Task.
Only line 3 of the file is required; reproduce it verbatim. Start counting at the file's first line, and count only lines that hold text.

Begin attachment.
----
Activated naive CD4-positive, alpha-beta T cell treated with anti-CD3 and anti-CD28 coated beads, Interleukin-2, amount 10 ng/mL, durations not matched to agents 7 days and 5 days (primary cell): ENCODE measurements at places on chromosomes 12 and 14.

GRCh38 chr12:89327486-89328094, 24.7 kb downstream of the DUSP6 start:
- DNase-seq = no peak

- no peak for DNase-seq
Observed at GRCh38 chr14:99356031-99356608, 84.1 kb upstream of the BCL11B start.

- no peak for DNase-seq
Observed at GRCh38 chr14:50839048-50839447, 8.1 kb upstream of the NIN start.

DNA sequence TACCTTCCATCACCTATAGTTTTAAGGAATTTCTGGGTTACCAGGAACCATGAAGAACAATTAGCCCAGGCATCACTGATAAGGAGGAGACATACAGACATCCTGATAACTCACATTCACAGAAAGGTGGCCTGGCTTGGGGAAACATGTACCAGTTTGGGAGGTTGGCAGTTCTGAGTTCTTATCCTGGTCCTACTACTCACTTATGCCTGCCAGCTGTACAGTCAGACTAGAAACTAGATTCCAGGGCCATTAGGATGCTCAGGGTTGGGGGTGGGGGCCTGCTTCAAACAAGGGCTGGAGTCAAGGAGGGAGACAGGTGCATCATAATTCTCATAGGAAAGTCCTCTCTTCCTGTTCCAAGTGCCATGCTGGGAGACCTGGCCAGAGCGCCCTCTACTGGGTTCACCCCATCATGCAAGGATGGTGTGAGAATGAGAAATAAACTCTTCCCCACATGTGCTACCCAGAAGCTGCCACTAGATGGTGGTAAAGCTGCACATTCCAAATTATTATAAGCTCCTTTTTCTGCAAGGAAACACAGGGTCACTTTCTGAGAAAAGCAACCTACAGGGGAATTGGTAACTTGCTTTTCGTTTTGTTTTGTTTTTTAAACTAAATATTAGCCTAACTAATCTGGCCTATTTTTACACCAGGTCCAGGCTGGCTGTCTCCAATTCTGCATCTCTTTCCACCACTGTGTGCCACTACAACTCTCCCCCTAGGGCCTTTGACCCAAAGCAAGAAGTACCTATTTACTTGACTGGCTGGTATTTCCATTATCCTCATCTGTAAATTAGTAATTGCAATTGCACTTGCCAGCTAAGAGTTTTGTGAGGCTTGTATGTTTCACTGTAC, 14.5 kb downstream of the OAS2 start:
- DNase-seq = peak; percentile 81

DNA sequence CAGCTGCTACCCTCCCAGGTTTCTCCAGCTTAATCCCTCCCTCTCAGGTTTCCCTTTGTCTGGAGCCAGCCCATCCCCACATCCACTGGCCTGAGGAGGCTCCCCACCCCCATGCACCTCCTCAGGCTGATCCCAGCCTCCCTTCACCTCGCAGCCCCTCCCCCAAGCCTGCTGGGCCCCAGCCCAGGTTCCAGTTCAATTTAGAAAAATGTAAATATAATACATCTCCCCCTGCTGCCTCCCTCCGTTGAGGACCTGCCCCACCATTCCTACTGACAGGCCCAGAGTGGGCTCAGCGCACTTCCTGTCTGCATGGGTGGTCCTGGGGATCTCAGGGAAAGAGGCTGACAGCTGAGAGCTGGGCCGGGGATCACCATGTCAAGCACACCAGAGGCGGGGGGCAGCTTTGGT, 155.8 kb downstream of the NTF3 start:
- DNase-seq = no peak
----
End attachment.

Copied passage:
- DNase-seq = no peak